Perhaps sick of attending christenings for Hashtag, Messiah and Nutter, this country has instated a ‘name police’ to keep things nice…
Names. We all have them, and we all certainly have opinions of them.
Every day it seems there’s a new wacky baby name making headlines – whether it’s Hashtag, Messiah or Krimson Tyde (yep, these are all real examples from the past two years). Sometimes they’re accidentally unfortunate, like the mum who named her daughter Mia Nutter; yet other times you have to wonder what parents were thinking as they filled in their baby’s birth certificate, especially when their chosen names verge on being offensive or cruel.
Here in Australia there are no official limitations on what parents name their children – but that’s not the case in Mexico. A new law in the northern state of Sonora bans parents from registering baby names deemed “derogatory, pejorative, discriminatory or lacking in meaning”. So far, there are 61 names on the no-go list, which the civil registry pulled together after revising names registered at least once in the past.
So, according to this new law, mums and dads in Sonora can no longer name their babies Harry Potter, Hitler, James Bond, Robocop, Email, or the Spanish words for scrotum, circumcision and virgin. Lady Di is also a big no-no, which probably comes as a great disappointment to local Royal Family enthusiasts. The list will be updated every few months as new names come to light.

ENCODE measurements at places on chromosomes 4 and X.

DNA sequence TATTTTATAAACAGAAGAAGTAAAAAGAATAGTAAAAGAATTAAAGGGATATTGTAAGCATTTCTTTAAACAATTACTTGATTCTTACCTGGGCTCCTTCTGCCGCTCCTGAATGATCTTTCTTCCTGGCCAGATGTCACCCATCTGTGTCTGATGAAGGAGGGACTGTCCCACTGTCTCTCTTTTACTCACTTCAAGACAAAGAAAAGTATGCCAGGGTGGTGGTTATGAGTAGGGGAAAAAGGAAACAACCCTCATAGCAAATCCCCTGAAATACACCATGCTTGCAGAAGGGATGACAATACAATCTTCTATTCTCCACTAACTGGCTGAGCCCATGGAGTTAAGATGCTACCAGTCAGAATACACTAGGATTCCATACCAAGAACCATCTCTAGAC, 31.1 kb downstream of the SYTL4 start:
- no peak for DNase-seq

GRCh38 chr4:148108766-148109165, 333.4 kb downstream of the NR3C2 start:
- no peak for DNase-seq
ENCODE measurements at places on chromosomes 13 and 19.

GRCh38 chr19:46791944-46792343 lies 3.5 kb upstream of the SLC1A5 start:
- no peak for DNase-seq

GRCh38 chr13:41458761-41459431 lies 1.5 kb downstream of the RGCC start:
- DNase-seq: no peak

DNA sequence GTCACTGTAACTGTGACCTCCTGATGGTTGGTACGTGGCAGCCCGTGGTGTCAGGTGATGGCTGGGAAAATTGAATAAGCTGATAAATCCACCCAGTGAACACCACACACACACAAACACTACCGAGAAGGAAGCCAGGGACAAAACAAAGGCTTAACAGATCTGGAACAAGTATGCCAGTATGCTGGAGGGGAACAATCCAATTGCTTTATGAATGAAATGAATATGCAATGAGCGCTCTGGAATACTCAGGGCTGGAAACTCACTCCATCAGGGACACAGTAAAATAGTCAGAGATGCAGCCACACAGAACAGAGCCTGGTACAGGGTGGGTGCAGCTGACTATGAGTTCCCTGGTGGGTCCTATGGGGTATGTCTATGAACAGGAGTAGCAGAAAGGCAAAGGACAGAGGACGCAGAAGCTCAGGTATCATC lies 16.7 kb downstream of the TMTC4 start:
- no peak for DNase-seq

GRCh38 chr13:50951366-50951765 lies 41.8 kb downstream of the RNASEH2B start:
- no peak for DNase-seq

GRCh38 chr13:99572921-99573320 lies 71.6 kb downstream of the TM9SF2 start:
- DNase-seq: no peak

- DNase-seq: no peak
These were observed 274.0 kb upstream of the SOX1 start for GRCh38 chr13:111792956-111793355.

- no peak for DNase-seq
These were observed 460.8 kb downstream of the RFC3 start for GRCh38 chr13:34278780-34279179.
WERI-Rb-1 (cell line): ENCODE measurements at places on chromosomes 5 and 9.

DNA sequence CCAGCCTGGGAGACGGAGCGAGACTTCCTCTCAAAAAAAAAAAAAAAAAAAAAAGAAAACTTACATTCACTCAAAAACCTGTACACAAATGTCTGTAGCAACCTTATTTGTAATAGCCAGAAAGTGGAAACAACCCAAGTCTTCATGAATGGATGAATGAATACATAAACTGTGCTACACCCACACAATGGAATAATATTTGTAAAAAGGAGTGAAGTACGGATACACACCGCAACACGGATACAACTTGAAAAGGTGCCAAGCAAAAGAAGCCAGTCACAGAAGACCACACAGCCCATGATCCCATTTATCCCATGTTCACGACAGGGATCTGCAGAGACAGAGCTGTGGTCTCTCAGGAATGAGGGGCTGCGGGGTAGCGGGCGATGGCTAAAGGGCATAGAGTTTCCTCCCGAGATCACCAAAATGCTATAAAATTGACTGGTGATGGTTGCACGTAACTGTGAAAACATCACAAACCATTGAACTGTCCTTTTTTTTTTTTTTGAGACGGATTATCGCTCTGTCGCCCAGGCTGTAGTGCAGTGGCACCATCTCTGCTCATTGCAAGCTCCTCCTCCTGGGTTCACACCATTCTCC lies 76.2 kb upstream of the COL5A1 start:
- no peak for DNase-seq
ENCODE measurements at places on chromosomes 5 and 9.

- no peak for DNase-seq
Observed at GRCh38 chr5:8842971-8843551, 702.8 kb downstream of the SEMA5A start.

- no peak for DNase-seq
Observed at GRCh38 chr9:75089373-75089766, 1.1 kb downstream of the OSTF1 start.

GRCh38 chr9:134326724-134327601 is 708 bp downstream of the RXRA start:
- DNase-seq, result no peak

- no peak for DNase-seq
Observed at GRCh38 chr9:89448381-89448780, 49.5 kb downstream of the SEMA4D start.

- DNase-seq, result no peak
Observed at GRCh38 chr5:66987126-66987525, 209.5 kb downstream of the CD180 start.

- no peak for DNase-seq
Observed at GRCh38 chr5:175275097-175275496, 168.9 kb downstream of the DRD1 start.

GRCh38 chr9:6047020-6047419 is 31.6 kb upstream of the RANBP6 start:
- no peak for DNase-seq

"The objective of the list is to protect children from being bullied because of their name," the director of the civil registry, Cristina Ramírez, explains to the Guardian. "We know that bullying can seriously affect a child's personality and the development of social skills, and we want to do what we can from our area of responsibility."
She's got a point there - and for that reason you can see why naming a child Hitler, or scrotum, is a very, very bad idea. (Seriously, don't name your child Hitler.)
But names like Hermione, which would be perfectly ordinary if it weren't for the popularity of the Harry Potter series, are also on the list. Who can say for sure that Hermiones everywhere will be bullied for their names? As we all know, bullying can happen to any child regardless of how 'unique' their name is.
There's also the question of whether it's fair for a third party to have the final say on a parent's naming decisions. Some unusual or 'weird' names come about as a tribute to family members or heritage, and aren't intended to make the child a target of ridicule. And exactly how far will this policing go? Who decides what is and isn't derogatory?
However, Ramirez refutes this line of argument. "Some people are saying were are attacking the liberty of parents. We think these names attack the superior interests of the child," she insists.
What do you think? Is name policing a good idea, or an unfair attack on parents?
Here are some pics of celeb babies with names that probably could have done with a bit of policing...